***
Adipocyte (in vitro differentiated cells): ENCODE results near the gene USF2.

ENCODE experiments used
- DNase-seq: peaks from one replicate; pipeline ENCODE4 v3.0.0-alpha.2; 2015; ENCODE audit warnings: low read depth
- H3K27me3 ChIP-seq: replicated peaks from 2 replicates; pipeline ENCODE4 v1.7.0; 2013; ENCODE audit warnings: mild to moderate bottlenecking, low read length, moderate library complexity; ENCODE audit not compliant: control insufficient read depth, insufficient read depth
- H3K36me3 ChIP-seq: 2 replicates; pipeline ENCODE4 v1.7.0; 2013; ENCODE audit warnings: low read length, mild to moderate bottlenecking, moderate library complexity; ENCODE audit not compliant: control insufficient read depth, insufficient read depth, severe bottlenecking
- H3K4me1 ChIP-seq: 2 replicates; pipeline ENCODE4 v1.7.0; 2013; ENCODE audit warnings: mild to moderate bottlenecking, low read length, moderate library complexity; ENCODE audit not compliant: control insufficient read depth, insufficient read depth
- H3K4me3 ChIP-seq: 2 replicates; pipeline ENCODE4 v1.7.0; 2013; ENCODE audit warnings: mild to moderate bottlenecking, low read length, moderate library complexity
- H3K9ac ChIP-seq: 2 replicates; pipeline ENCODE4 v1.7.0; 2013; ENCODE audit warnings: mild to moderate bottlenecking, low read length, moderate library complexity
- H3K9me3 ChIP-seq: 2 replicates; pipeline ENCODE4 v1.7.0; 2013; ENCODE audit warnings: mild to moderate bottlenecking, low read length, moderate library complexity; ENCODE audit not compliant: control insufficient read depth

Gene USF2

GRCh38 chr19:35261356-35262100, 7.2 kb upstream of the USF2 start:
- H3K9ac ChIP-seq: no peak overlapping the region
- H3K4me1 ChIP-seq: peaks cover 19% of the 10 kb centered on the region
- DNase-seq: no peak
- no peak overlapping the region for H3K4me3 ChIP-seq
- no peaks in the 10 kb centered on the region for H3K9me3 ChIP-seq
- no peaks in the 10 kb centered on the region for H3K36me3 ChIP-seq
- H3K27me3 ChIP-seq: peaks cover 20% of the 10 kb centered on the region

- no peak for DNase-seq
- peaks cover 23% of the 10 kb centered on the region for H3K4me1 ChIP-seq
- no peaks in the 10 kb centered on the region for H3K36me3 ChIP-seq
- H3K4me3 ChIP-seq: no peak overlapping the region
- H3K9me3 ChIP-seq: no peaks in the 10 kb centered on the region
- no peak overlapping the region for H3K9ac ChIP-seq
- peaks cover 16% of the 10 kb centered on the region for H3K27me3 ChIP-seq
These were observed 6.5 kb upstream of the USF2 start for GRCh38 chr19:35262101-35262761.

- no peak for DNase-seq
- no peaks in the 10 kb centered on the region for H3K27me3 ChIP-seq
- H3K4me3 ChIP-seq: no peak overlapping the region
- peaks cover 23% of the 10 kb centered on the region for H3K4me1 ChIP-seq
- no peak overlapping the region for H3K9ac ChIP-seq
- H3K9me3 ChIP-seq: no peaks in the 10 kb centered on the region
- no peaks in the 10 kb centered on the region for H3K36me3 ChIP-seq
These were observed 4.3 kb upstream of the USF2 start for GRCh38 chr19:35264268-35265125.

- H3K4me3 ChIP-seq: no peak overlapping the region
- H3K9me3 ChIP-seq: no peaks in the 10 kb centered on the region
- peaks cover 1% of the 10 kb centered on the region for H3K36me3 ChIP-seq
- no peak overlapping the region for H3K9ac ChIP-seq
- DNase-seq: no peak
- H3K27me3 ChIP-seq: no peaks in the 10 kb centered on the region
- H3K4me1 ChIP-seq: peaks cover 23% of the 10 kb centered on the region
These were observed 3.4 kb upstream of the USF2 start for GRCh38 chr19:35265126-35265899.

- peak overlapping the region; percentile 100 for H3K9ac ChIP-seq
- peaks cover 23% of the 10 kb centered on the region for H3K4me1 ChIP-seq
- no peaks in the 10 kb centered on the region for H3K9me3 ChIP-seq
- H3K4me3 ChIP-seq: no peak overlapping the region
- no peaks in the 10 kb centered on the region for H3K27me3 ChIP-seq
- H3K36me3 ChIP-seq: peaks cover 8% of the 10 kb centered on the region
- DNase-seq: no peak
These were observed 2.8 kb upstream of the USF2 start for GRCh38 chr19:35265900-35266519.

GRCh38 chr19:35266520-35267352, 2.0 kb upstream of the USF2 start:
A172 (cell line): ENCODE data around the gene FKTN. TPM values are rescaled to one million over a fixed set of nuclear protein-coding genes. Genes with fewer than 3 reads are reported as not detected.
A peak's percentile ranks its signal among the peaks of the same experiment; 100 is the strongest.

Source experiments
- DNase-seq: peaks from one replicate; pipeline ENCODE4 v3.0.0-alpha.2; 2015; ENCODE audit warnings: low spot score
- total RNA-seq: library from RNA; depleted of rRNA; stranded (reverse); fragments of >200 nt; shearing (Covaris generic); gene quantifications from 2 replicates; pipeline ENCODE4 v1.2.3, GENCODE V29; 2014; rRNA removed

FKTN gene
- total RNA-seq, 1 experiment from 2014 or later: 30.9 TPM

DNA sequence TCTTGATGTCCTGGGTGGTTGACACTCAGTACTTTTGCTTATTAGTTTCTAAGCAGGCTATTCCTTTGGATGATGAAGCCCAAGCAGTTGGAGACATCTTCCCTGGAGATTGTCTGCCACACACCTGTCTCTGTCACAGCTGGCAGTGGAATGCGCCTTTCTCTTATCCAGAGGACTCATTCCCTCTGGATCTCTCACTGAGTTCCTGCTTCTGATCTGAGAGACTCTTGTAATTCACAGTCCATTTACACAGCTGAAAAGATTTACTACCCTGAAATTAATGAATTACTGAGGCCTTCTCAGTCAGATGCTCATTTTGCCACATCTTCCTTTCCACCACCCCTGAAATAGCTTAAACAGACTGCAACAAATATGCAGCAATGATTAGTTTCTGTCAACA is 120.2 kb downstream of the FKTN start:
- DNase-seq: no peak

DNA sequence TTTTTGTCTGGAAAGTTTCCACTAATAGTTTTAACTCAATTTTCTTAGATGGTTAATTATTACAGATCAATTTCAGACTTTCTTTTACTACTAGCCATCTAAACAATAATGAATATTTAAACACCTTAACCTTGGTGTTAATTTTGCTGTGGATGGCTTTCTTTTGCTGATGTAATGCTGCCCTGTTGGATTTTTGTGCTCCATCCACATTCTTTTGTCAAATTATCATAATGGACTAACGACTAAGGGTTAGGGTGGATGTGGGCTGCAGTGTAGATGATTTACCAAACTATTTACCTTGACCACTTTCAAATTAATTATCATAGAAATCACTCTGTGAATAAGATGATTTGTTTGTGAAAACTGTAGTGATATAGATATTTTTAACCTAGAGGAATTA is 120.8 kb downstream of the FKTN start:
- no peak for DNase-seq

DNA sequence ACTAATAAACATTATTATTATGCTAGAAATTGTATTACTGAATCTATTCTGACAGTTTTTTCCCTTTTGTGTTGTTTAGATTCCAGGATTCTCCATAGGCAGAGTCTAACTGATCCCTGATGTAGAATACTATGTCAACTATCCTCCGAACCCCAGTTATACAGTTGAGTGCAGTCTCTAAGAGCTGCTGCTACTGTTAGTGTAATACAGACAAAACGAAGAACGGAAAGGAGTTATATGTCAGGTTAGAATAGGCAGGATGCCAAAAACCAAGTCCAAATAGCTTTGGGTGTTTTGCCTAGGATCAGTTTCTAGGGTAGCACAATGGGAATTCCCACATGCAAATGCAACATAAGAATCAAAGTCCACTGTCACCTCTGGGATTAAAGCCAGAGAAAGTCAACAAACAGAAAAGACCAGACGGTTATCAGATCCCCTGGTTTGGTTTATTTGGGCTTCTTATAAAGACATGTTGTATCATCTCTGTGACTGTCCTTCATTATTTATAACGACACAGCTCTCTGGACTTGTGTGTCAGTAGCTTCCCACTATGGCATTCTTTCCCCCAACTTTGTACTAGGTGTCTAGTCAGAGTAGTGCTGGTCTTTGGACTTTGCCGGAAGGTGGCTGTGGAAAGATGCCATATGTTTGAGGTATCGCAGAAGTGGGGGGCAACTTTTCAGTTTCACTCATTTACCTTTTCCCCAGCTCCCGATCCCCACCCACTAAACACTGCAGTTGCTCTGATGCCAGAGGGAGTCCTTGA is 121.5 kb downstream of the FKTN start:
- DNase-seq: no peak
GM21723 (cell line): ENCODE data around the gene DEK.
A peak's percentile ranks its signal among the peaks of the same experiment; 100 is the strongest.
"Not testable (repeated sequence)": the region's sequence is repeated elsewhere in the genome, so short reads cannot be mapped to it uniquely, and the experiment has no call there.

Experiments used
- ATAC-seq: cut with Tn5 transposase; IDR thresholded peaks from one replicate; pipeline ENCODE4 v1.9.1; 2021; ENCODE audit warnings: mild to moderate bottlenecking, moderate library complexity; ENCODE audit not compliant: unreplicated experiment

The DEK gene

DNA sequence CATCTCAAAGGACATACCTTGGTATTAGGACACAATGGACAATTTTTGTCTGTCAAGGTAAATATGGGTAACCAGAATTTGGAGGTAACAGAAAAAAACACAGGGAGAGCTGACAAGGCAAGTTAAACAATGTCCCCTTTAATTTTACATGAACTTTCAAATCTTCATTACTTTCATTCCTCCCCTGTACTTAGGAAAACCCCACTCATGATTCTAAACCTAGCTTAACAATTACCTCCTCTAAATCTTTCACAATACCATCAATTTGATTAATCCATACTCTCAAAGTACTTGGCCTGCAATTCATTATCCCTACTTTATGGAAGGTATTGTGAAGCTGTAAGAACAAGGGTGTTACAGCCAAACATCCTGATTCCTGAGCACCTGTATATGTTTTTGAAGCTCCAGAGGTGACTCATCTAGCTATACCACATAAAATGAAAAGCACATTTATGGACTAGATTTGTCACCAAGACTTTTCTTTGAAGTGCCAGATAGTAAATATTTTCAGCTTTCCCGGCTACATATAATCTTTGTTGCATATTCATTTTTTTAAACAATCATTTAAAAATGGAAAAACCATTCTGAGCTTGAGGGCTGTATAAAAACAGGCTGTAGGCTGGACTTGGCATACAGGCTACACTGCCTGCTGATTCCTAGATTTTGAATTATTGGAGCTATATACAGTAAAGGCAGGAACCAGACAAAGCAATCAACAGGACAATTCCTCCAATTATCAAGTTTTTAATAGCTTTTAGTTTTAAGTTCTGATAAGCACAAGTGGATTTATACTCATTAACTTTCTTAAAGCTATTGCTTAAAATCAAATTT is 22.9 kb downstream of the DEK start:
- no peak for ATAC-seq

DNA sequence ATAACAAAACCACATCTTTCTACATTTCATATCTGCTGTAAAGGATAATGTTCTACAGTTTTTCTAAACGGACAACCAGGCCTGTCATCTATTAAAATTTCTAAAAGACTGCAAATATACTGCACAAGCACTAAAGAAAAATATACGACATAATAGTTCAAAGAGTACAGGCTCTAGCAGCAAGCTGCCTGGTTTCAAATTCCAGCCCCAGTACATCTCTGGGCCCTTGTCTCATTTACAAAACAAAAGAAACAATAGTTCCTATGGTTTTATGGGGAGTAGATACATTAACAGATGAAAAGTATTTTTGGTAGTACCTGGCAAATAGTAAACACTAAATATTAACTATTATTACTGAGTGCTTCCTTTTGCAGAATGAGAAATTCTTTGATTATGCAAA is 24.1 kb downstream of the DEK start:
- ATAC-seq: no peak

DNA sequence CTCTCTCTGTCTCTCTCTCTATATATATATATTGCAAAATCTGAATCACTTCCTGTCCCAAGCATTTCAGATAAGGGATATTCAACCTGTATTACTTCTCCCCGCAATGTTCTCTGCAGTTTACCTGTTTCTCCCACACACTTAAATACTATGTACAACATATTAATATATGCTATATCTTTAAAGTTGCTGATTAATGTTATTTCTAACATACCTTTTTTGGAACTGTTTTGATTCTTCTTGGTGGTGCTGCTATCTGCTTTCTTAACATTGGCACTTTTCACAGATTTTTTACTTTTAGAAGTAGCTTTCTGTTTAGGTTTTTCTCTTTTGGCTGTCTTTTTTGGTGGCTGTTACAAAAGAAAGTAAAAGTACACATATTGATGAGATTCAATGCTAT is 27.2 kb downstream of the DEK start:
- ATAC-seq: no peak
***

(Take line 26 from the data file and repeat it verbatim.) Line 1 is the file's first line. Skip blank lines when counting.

These were observed 6.5 kb upstream of the USF2 start for GRCh38 chr19:35262101-35262761.